Saturday, February 24, 2007

Former Chief of Staff for Afghan President Visits with FOCSIA in Waterloo

On Saturday, February 24th, 2007, Jawed Ludin, the former chief of staff for Afghan President Hamid Karzai, along with is wife and children met with Families of Canadian Soldiers in Afghanistan in Waterloo. Speaking with the support group, Ludin personally thanked a couple of the soldiers in attendance who recently returned from Afghanistan, for the work they did and for attended the group's meeting Saturday in Waterloo and were thanked personally for their committment and endeavours served overseas for his country.
On June 28, 2005 at the Presidential Palace in Kabul, President Hamid Karzai, President of the Islamic Republic of Afghanistan, had issued a decree appointing Mr. Jawed Ludin as the Chief of the Staff of the President.Jawed Ludin was born in Kabul on 16 March, 1973. He went to school at Ghazi High School in Kabul and went to university in London, the UK and earned his Masters Degree in Politics and Sociology in 2001. Jawed Ludin also has experience of working for international organizations in the areas of management, international development and public relations. He has served as the Spokesman and Director of communications of the President since May, 2003.
On Saturday, February 24th, 2007, Jawed Ludin, the former chief of staff for Afghan President Hamid Karzai, currently visiting family in Waterloo, met with Families of Canadian Soldiers in Afghanistan in Waterloo.
The Taliban insurgency in Afghanistan would be dead overnight if Pakistan were forced to stop supporting them, says a senior Afghanistan government official.
"The root and the sources of terrorist indoctrination, terrorist support, terrorist mobilization, terrorist financing, terrorist training and terrorist launching -- all of this happens to be based in Pakistan," Ludin said.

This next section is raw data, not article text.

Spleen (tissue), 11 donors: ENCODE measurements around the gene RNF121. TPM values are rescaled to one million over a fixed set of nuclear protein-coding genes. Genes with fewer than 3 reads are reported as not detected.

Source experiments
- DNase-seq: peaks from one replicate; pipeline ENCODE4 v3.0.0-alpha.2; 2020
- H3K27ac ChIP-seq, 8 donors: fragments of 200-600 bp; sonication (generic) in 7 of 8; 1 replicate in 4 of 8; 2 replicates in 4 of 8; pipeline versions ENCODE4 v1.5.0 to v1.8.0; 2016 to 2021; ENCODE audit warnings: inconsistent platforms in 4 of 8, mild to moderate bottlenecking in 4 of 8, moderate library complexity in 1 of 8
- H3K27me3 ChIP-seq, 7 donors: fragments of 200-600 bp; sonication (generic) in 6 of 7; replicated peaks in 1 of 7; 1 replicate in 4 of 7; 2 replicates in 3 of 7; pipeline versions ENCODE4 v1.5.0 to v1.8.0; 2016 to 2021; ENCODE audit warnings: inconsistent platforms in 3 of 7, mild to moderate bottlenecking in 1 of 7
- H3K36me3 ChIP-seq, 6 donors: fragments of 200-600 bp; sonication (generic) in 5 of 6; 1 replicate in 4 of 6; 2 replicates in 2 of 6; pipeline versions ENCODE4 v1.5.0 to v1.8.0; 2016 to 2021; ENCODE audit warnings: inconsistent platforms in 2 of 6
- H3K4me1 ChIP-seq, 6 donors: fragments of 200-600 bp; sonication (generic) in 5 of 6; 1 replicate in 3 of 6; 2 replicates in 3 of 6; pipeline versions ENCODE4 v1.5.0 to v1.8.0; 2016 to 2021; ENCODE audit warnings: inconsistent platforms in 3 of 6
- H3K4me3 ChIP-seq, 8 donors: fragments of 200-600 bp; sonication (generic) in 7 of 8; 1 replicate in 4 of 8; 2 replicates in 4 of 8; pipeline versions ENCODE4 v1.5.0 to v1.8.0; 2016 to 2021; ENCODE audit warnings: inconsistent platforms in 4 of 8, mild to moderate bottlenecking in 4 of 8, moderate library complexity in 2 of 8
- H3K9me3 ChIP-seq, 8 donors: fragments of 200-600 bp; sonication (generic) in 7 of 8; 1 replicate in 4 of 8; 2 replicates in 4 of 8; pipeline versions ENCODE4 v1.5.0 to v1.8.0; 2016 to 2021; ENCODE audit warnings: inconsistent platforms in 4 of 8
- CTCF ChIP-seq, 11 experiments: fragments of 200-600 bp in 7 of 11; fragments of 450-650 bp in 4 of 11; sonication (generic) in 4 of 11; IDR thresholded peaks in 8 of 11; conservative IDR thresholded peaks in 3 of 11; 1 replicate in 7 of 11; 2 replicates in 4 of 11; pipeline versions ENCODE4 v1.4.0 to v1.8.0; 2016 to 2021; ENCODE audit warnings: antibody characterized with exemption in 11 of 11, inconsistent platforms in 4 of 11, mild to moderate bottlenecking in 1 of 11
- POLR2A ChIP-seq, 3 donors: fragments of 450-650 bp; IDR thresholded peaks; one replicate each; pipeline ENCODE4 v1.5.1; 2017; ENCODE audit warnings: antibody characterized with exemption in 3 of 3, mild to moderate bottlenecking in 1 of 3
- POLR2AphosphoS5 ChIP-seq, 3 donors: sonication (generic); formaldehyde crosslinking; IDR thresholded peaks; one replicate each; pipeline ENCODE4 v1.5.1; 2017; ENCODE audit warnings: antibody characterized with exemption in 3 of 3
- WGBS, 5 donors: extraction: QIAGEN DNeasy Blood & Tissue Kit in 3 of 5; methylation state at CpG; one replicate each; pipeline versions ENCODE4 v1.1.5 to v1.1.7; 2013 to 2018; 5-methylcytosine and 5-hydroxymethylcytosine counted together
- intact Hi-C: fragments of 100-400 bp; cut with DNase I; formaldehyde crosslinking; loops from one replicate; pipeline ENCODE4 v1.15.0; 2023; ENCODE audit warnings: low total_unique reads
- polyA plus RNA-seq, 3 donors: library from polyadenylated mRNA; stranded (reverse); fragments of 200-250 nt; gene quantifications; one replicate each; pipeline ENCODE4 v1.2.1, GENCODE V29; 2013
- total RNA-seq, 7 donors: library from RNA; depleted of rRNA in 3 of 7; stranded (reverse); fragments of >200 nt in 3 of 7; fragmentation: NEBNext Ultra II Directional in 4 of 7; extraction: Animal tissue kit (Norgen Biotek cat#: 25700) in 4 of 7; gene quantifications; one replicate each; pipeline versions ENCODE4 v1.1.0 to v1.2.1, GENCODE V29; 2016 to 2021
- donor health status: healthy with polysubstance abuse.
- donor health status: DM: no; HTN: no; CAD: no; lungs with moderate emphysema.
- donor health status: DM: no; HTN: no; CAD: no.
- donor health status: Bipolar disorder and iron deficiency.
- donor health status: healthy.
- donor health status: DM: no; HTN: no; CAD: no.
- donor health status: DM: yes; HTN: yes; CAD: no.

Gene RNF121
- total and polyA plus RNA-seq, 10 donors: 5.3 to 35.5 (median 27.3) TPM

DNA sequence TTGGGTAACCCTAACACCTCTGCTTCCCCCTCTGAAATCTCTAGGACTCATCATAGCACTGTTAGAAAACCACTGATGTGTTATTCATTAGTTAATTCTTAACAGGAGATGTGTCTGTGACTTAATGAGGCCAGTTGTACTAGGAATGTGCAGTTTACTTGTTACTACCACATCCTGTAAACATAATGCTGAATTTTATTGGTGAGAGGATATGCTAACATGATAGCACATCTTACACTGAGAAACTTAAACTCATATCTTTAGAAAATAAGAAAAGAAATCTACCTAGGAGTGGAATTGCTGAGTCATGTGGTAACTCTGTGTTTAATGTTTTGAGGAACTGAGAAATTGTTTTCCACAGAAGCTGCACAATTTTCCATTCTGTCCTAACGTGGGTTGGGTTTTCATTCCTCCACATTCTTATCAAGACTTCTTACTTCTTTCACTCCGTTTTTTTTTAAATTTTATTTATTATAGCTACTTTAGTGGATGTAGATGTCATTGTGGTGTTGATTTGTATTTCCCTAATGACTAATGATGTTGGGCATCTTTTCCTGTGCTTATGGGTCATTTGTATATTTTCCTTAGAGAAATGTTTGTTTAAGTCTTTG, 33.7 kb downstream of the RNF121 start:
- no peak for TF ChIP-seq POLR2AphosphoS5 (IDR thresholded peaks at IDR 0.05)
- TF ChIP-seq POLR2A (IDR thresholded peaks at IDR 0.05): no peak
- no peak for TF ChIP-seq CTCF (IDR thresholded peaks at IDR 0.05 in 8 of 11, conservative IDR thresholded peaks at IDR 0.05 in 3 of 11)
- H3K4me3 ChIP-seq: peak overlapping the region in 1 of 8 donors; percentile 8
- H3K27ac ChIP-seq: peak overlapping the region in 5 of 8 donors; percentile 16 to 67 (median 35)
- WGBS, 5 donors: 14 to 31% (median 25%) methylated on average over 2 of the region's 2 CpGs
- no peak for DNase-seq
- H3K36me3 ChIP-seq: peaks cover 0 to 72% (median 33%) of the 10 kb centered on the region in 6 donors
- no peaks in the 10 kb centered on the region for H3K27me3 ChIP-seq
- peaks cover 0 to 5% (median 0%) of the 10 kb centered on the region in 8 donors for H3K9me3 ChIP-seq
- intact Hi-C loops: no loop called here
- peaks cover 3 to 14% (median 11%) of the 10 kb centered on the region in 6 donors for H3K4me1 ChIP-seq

Every Canadian soldier who has served in Afghanistan is viewed as a hero by the overwhelming majority of the people there, Ludin said.
"Afghanistan is grateful obviously to have Canada on its side," Ludin said.
The bombings in Madrid and London, as well as the attacks of 9/11, are all linked to terrorist infrastructure in Afghanistan and Pakistan, Ludin said.
"It would obviously be easier and more comfortable for all Canadians and their soldiers to be back in Canada, but life is not always about easy choices. The difficult choice is the right choice, and that's to be there," Ludin said.
The Italian prime minister recently saw his government fall over his support for keeping

He helped the United Nations organize the Bonn conference of November 2001 that laid out the democratic framework for a post-Taliban Afghanistan. He returned to Afghanistan to work for the president's office in May 2003.
"There is a large consensus internationally that it is vital for this country to become secure and stable again in order for the world to be safe from the threat of terrorism," Ludin said.
NDP Leader Jack Layton, and other MPs have called for a major change of direction in Canada's mission in Afghanistan. Those critics want Canadian troops to focus more on development work, rather than fighting.
But Ludin said both are needed at the same time.
"It's through development that you will ensure the long-term sustainability of this effort."
"You have to defeat the enemy of stability in Afghanistan in order to be able to help Afghanistan recover and develop economically," Ludin said.
The roots of terrorism in Afghanistan were planted in the 1980s. Money from Saudi Arabia was used by Pakistan's intelligence agencies to set up religious schools (Madrassas) where young recruits were indoctrinated into extremist Islam.
The Soviets were driven out of Afghanistan, but the Madrassas remained.
The Taliban came out of these schools. Talib means religious student.
Ludin said Pakistan and Afghanistan never accepted the border between the two countries when Pakistan was created in 1947.
And now Pakistani intelligence uses Islamic extremism to undermine any nationalist tendencies in the provinces that border Afghanistan.
The Muslim radicals running the Madrassas, the Taliban and Pakistani intelligence agency known as ISI form what Ludin calls an evil triangle.
"This triangle is the evil triangle that has to be dismantled if the world is ever going to be safe from terrorism" Ludin said.

For more information on the Families of Canadian Soldiers in Afghanistan support group, call Kerry Townson at 519-888-9398 or e-mail

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